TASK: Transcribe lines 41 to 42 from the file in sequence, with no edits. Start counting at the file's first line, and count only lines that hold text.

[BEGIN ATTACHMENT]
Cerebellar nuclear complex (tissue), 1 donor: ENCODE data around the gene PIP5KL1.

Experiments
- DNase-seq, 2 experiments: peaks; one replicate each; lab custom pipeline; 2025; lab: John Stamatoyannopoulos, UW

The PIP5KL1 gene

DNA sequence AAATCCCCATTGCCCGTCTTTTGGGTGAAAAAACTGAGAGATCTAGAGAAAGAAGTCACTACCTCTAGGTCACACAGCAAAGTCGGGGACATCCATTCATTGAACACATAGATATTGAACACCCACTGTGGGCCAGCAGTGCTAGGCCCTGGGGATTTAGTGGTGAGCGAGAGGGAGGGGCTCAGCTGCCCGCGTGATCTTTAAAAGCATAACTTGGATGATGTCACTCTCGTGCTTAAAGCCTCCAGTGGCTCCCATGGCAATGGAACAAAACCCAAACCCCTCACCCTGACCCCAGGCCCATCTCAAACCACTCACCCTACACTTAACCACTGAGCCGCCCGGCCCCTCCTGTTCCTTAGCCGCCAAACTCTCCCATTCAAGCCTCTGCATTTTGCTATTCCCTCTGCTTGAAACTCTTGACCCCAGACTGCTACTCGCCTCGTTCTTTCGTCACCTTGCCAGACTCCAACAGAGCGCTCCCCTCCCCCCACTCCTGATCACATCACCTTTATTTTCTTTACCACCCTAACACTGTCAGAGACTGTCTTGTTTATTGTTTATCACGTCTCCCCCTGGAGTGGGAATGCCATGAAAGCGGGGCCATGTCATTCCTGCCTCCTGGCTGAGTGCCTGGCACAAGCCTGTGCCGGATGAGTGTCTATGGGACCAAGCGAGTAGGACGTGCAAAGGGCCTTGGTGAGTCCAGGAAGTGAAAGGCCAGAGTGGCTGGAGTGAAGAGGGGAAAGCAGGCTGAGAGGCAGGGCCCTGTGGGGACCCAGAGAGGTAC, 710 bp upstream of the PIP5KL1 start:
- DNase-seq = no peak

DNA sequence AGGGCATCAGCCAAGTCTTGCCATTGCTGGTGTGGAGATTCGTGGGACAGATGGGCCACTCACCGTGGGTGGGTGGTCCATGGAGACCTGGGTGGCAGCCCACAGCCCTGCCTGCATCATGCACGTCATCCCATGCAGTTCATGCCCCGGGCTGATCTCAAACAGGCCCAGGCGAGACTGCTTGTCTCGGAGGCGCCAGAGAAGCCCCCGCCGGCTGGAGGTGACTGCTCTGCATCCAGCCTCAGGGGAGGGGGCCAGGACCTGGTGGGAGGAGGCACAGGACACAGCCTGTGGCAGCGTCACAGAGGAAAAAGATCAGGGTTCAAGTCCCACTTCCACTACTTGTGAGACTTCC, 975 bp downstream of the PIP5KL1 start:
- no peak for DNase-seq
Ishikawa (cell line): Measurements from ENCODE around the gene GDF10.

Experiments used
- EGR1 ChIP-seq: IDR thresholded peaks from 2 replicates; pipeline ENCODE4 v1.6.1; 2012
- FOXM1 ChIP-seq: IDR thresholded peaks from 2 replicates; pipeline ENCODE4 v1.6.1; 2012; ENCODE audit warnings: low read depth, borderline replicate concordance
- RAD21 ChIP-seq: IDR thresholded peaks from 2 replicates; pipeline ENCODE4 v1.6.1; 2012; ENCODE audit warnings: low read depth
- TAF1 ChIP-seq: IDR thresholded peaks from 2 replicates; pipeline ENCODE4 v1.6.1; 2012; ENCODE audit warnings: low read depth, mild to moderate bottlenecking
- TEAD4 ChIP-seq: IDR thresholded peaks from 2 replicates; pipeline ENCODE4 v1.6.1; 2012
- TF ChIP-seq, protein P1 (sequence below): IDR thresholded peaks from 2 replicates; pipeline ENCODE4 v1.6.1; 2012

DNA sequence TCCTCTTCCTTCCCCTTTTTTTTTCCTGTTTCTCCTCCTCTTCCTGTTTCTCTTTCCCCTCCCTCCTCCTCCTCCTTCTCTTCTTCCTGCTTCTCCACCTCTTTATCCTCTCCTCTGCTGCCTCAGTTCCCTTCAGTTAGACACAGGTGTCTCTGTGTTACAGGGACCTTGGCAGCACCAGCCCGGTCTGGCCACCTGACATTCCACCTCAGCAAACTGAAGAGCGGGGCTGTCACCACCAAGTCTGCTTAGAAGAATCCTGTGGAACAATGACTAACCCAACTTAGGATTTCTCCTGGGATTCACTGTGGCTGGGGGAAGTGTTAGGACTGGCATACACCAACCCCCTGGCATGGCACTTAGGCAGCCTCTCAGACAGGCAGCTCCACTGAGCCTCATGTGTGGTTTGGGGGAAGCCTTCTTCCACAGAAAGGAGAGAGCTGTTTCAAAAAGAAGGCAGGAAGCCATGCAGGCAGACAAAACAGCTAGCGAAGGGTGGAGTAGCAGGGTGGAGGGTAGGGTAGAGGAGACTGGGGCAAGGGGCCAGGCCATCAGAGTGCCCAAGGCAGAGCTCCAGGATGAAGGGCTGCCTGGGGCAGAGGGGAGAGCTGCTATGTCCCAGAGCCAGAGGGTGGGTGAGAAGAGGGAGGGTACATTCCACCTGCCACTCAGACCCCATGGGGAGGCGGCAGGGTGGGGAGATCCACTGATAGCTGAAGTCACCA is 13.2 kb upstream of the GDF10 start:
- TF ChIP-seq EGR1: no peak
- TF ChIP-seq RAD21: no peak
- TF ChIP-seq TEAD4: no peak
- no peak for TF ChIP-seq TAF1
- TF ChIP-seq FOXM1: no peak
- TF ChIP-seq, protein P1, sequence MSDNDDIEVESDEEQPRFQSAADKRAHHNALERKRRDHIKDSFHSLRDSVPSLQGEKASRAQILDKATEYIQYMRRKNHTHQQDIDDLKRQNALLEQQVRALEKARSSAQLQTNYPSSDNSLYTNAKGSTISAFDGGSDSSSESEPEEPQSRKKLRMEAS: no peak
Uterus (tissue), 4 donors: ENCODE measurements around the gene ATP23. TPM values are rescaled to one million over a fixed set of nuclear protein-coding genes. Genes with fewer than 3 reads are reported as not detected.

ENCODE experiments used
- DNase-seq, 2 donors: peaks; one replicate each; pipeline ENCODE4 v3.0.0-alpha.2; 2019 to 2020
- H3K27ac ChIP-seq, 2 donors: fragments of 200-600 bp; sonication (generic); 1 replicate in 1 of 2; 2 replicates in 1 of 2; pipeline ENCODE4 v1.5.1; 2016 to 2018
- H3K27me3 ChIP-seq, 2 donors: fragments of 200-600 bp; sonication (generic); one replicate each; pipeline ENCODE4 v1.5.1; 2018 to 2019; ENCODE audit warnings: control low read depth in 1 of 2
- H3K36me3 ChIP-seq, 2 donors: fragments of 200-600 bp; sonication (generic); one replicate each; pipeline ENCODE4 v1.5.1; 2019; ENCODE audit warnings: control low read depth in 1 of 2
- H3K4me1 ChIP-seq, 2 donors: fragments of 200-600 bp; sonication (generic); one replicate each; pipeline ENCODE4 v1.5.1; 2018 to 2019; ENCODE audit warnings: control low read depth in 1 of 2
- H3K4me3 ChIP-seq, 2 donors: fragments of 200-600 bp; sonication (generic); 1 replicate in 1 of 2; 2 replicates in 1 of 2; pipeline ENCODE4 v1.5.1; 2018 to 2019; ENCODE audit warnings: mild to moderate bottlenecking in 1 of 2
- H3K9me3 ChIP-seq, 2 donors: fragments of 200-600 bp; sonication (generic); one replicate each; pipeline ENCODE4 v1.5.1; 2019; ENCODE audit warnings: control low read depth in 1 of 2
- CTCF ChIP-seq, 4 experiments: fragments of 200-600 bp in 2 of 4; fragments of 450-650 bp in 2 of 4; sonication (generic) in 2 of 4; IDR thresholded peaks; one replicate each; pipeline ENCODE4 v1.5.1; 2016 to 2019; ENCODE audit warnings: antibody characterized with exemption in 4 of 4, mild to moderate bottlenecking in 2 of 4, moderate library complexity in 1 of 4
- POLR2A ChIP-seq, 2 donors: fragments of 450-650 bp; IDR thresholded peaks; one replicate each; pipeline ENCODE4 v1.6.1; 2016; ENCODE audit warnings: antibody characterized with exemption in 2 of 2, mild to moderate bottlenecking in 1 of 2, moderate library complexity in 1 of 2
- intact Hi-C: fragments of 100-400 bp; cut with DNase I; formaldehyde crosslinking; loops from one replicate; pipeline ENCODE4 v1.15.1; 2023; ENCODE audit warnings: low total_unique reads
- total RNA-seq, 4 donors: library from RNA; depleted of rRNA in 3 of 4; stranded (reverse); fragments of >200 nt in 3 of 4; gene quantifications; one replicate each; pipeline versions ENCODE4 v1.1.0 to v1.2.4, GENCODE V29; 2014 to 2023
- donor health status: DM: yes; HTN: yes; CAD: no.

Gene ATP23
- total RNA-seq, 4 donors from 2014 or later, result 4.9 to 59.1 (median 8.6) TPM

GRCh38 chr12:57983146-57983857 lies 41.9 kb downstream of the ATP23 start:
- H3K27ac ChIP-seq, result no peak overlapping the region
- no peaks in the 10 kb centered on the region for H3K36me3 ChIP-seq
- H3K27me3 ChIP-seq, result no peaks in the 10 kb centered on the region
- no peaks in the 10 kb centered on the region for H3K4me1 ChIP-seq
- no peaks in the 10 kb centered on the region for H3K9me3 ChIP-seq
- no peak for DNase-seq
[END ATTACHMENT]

- H3K27ac ChIP-seq, result no peak overlapping the region
- no peaks in the 10 kb centered on the region for H3K36me3 ChIP-seq